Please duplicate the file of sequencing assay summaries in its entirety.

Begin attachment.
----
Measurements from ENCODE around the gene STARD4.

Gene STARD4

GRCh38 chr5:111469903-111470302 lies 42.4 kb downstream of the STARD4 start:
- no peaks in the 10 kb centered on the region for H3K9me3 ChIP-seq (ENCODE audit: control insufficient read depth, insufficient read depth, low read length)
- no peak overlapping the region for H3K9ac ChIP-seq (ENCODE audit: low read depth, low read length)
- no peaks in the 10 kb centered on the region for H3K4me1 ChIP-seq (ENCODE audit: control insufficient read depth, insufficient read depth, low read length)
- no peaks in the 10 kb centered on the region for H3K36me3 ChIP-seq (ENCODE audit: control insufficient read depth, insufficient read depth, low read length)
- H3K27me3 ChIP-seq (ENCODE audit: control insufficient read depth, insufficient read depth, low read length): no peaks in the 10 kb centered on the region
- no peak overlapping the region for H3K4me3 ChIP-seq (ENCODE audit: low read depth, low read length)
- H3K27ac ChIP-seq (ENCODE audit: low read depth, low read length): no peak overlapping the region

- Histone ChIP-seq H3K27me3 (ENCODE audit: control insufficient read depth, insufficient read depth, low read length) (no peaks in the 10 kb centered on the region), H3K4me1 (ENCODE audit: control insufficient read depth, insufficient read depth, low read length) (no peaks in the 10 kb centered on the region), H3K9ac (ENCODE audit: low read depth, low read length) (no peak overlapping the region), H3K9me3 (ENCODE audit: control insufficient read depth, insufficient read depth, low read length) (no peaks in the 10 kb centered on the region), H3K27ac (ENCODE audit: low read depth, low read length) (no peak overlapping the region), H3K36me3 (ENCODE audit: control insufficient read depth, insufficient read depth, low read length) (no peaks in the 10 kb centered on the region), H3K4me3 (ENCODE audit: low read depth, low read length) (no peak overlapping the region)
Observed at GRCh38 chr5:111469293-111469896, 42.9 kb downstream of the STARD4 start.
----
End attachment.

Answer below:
Measurements from ENCODE around the gene STARD4.

Gene STARD4

GRCh38 chr5:111469903-111470302 lies 42.4 kb downstream of the STARD4 start:
- no peaks in the 10 kb centered on the region for H3K9me3 ChIP-seq (ENCODE audit: control insufficient read depth, insufficient read depth, low read length)
- no peak overlapping the region for H3K9ac ChIP-seq (ENCODE audit: low read depth, low read length)
- no peaks in the 10 kb centered on the region for H3K4me1 ChIP-seq (ENCODE audit: control insufficient read depth, insufficient read depth, low read length)
- no peaks in the 10 kb centered on the region for H3K36me3 ChIP-seq (ENCODE audit: control insufficient read depth, insufficient read depth, low read length)
- H3K27me3 ChIP-seq (ENCODE audit: control insufficient read depth, insufficient read depth, low read length): no peaks in the 10 kb centered on the region
- no peak overlapping the region for H3K4me3 ChIP-seq (ENCODE audit: low read depth, low read length)
- H3K27ac ChIP-seq (ENCODE audit: low read depth, low read length): no peak overlapping the region

- Histone ChIP-seq H3K27me3 (ENCODE audit: control insufficient read depth, insufficient read depth, low read length) (no peaks in the 10 kb centered on the region), H3K4me1 (ENCODE audit: control insufficient read depth, insufficient read depth, low read length) (no peaks in the 10 kb centered on the region), H3K9ac (ENCODE audit: low read depth, low read length) (no peak overlapping the region), H3K9me3 (ENCODE audit: control insufficient read depth, insufficient read depth, low read length) (no peaks in the 10 kb centered on the region), H3K27ac (ENCODE audit: low read depth, low read length) (no peak overlapping the region), H3K36me3 (ENCODE audit: control insufficient read depth, insufficient read depth, low read length) (no peaks in the 10 kb centered on the region), H3K4me3 (ENCODE audit: low read depth, low read length) (no peak overlapping the region)
Observed at GRCh38 chr5:111469293-111469896, 42.9 kb downstream of the STARD4 start.